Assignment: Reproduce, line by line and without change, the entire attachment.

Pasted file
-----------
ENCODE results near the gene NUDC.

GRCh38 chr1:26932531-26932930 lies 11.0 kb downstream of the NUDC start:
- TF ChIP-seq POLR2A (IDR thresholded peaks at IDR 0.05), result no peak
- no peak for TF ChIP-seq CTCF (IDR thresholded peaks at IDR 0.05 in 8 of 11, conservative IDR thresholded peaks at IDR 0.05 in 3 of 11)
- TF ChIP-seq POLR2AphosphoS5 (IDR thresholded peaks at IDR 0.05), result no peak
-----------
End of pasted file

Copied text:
ENCODE results near the gene NUDC.

GRCh38 chr1:26932531-26932930 lies 11.0 kb downstream of the NUDC start:
- TF ChIP-seq POLR2A (IDR thresholded peaks at IDR 0.05), result no peak
- no peak for TF ChIP-seq CTCF (IDR thresholded peaks at IDR 0.05 in 8 of 11, conservative IDR thresholded peaks at IDR 0.05 in 3 of 11)
- TF ChIP-seq POLR2AphosphoS5 (IDR thresholded peaks at IDR 0.05), result no peak